What happens when you talk honestly about race?

“In Good Faith: Messy Conversations About Race in Black and White” is a non-profit dialogue between a white man and a black woman from different backgrounds who share a common goal of building and promoting racial understanding.”

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Talking about race in the United States is difficult and exhausting. White people feel attacked as they confront privilege, guilt and anger. Black people are tired of explaining why their lives matter. The result feels like a mine field, so that even would-be allies withdraw into the safety of their own racial group.

“In Good Faith: Messy Conversations About Race and What We Learned from Them” is an ongoing dialogue between two people: a white man and a black woman. They discuss race in real time as the United States convulses through the murders of unarmed black men at the hands of police, the election of Donald Trump and its aftermath.

The conversations are raw, real and, at times, funny. But they also show how people can evolve in their understanding of themselves and each other when they remain committed to their hopes more than their fears.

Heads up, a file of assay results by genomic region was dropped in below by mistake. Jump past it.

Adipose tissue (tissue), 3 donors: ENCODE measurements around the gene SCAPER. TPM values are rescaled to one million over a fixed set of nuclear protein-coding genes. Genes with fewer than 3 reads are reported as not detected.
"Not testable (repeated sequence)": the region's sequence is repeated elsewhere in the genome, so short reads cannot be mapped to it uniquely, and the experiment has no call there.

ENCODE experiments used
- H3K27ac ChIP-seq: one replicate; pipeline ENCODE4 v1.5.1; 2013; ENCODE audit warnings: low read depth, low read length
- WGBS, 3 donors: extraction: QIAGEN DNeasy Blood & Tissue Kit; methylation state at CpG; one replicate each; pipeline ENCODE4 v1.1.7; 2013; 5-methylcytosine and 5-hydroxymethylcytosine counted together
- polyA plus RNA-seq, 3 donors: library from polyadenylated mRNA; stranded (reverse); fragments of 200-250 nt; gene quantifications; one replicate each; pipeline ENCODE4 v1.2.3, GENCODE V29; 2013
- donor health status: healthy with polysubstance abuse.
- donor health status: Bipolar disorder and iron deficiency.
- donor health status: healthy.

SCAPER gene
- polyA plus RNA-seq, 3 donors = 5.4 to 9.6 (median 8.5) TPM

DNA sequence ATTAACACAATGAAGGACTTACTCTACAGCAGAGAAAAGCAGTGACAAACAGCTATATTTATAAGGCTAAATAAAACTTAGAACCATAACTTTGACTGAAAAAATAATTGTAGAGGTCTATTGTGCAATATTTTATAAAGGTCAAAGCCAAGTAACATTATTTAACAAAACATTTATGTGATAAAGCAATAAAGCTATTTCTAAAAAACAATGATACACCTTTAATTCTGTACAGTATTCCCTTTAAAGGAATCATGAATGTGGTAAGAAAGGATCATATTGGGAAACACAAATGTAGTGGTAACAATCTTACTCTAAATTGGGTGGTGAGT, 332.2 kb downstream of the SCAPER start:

Join our conversation In Good Faith.



A.J. and Kerra present roughly six months of edited dialogue about race in America, beginning with their first “meeting” by e-mail but focusing on a period from late 2016 through early 2017. This was a tumultuous time in the U.S., the country reacting to the deaths of black men at police hands and to the political climate of the Trump presidency. The novella-length e-book focuses on the personal in all this, as two people of radically different backgrounds try to talk candidly about what is happening around them and how they can make it better.

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A series of real time audio dialogues between AJ and Kerra in which they extend and build upon issues and ideas raised in their previous conversations and how people have responded to them.

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Five Rules for Talking About Race

Like the project itself, “Five Rules for Talking About Race” were not planned in advance, but evolved out of the aftermath of their first argument. They proved effective then and in subsequent debates, especially when things got heated.

Their framework includes the following “rules” or guidelines:

  1. We are friends.
  2. We talk candidly about race with a view to understanding each other's position better and furthering better dialogue on the issues between people.
  3. We both speak and listen.
  4. We don't get to hurt each other.
  5. We remain friends.